The heavily orchestrated Caucus and the Iowa Straw Poll that normally precedes it draw attention to Iowa, a Midwest state with only 3.1 million residents. That figure is equal to the combined population of Brooklyn and Staten Island.
The number of those Iowans who actually participate in the notoriously conservative Iowa Caucus is even smaller – equivalent to two-thirds of the population of the tiny Island of Guam.
In the grand scheme of things, both numbers are statistically insignificant in a nation of 319 million, with 538 electoral votes. Iowans will generate just six of them –about 1.1 percent.
The numbers are equally ridiculous at the party level. Iowa Democrats elected just 44 of their 4,763 national convention delegates Monday night, according to The New York Times. Iowa Republicans chose just 30 of their 2,472 delegates.
The miniscule number of ballots cast is eclipsed only by the 12,000 or so cast in the Iowa Straw Poll, which would have been conducted last summer had it not been mercifully put out of its misery at age 36.
The Straw Poll gave us Michele Bachmann in 2011, a reptilian religious fundamentalist who surged to victory on the strength of a suggestive photo showing her holding an enormous corndog as her closeted gay husband nibbled on it. That was their political apogee.
So why does anyone care about either event?
The truth is most Americans don’t. The Iowa Caucus is strictly a media event at the national level, which serves as a kind of Spring Training for the DC-NY political and media crowd. They dearly love a junket. Even one that takes them to snowy Iowa in mid-winter.
The Caucus gives both industries a chance to shake-out their campaign staffs for the coming election year in one of the friendliest environments around. And to work on their political messages in much the same manner Kellogg’s test-markets a new cereal.
I think part of the allure is that Iowans are inclined to blindly worship virtually any celebrity, without distinguishing between fame and infamy. In exchange for bringing some cameras to the frosty plains, the candidates face almost none of the challenging questions and confrontational heckling they’d encounter in cities like New York City, Boston or Chicago.
Habitually polite Iowans are more inclined to smile and call the worst candidates “interesting.” That’s Iowan for A-hole.
Their misguided courtesy represents a free pass of sorts for ruthless candidates like Donald Trump and Ted Cruz who are willing to erect ethnic scapegoats to advance their political fortunes and pocket millions from modern-day plantation owners like the Koch Brothers. To accomplish that in Iowa all these Wannabee Hitlers have to do is allow the locals to revel in the self-serving fiction that flyover country really matters to this nation’s incredibly arrogant political aristocracy.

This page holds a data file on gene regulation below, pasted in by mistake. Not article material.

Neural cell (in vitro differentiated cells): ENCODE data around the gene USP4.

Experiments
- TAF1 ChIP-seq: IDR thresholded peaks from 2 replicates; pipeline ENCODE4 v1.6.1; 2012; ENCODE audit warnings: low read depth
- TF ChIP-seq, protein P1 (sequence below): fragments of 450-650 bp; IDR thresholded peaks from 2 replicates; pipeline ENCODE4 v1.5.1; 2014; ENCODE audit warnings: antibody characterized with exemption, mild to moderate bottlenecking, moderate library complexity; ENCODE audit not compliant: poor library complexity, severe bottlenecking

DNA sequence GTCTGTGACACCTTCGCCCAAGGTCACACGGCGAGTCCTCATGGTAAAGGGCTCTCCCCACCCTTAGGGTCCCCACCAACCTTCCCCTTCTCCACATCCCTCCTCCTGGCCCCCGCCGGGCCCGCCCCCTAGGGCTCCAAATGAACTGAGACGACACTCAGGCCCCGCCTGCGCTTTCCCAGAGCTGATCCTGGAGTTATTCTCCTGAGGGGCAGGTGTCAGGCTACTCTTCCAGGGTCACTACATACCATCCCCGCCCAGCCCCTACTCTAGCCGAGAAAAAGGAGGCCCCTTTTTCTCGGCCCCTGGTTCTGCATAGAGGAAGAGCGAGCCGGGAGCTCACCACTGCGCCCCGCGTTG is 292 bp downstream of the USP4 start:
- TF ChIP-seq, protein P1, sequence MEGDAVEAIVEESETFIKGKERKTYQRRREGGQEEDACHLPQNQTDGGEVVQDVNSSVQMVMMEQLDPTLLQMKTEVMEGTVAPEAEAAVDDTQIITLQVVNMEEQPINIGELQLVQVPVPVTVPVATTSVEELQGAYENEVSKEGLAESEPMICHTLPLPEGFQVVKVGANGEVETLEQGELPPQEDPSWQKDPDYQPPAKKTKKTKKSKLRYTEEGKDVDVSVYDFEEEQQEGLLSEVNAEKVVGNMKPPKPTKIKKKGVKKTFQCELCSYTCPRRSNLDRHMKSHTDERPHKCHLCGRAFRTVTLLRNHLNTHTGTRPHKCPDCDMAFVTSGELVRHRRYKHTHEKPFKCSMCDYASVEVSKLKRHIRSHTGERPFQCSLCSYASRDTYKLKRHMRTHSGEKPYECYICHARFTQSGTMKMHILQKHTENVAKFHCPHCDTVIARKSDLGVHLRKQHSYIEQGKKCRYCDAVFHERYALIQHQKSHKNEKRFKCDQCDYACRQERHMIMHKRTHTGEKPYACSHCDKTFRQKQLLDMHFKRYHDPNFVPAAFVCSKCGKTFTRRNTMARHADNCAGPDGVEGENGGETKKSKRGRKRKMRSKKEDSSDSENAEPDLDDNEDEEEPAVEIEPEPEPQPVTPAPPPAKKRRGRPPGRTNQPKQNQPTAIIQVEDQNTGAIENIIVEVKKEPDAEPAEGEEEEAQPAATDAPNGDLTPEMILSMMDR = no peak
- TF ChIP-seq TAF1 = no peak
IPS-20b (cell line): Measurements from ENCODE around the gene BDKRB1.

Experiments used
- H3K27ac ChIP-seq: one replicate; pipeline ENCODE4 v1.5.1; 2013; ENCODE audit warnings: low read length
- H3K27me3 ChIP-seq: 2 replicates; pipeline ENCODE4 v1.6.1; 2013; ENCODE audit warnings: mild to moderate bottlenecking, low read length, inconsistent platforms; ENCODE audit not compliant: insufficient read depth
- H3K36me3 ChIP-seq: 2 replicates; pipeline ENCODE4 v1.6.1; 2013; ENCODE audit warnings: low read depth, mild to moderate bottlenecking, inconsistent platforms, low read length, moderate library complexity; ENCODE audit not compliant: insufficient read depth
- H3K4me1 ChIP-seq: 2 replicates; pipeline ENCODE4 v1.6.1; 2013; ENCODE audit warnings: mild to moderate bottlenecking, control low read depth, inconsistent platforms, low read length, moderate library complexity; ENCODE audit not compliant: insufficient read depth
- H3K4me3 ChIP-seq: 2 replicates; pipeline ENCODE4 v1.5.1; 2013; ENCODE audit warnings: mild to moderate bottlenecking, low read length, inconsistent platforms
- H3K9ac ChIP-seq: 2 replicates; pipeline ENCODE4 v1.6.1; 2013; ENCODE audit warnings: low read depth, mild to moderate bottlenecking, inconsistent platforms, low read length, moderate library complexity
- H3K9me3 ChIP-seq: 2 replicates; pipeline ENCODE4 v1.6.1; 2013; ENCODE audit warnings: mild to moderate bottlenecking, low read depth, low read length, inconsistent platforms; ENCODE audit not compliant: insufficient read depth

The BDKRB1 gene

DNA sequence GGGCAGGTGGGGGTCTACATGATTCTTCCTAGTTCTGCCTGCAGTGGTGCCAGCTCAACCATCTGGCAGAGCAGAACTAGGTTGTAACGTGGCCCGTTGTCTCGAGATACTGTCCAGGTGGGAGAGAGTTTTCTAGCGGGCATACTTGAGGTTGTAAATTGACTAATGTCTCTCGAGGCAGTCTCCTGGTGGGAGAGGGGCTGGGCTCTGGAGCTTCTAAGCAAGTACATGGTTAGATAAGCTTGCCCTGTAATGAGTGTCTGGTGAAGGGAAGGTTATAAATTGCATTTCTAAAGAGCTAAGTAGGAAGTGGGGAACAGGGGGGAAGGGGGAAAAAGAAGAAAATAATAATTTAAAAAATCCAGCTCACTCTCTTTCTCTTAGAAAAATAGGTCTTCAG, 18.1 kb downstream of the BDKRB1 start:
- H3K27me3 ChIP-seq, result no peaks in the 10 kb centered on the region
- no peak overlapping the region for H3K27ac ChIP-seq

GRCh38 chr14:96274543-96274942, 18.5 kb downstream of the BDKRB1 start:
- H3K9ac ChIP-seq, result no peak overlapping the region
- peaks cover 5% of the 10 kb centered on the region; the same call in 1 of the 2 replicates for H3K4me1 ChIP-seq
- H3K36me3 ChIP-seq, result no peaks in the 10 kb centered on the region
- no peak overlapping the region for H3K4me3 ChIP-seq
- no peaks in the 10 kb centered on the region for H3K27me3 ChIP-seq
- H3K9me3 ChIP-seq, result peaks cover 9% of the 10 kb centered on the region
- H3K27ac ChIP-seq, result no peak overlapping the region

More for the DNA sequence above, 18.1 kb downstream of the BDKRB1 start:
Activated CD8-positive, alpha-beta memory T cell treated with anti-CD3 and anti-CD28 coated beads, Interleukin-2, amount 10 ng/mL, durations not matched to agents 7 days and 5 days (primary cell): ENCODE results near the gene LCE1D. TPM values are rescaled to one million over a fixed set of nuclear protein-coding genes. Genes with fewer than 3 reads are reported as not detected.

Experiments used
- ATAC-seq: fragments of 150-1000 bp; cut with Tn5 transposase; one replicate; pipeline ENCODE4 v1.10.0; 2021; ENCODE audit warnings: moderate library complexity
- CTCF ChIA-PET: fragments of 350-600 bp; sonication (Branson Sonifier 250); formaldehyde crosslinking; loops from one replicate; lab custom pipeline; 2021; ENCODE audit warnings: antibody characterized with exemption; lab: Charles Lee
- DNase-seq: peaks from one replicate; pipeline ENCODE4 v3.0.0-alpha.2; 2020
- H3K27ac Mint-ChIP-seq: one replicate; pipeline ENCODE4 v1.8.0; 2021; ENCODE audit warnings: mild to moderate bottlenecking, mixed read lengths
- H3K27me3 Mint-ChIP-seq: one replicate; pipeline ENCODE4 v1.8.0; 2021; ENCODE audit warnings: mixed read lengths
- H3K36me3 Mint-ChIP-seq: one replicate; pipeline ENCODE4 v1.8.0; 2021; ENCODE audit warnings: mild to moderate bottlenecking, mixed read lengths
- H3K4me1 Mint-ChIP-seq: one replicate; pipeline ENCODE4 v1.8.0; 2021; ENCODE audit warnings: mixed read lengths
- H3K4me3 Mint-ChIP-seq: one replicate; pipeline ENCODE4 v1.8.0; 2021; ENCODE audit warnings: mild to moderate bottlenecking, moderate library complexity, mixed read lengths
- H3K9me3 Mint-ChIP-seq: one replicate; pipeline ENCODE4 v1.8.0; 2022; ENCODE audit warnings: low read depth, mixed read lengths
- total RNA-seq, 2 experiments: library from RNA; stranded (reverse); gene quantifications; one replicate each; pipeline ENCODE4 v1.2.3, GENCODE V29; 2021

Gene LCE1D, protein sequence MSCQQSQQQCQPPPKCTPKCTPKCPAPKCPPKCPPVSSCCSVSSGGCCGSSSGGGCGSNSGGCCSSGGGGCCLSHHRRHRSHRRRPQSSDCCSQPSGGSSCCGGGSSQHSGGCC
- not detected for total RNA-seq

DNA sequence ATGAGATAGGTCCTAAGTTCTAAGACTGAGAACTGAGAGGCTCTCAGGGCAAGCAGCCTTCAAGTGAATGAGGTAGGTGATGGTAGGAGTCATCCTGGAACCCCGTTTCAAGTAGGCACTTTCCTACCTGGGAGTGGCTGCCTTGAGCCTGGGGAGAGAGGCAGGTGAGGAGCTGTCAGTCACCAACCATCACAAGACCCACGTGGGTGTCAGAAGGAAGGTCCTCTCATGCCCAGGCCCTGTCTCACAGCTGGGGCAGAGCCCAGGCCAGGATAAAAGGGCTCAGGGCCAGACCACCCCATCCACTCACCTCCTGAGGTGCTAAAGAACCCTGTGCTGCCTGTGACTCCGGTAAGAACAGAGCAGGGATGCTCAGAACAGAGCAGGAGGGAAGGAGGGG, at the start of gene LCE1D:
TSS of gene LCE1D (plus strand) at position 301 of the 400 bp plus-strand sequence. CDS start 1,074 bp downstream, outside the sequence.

It distresses me to criticize Iowa like this, because I moved here in 2012 and like the place and its people. On both sides of the political aisle. It’s a good place to live – one that’s far more humane than the rest of the nation.
In fact, it’s a pretty safe bet that more than a few of my generous, friendly and courteous new friends here are reading this painfully blunt story and thinking: “God bless him, that Victor sure is one interesting fellow. I wonder what new affliction the Bronx will send us next?”
I’m pretty sure the girlfriend and her family – proud residents of Des Moines’ hardworking South Side – will not be amused.
However, the painful truth is that every four years Iowans are transformed by the Caucus into the collective equivalent of a 14-year-old girl screaming “look at me” beside the red carpet at The Grammy’s as a rock singer walks by scratching the heroin injection scabs on their arms.
These are the folks who want to lead the rest of us out of the tunnel to compete in the big election, but they really haven’t shared in the economic suffering the rest of the nation has endured since 2005 to the same extent.
If they had it’s a safe bet they’d take a dimmer view of people like Trump and Cruz, who are peddling group-based hate and comforting lies to the masses. As well as Wall Street Lackeys like Hillary Clinton.
It makes you wonder.
Why can’t Iowans just make like the residents of tiny Marlinton, W. Va., and have an annual Roadkill Cook Off or something. It’s got to be preferable to watching another batch of ruthless presidential wannabees try to land some free media exposure by deep-throating a monster corndog every four years.
For the results of Monday’s the Iowa Caucus, click http://www.cynicaltimes.org/articles/sanders-battles-clinton-to-virtual-tie-in-iowa-caucus-334.htm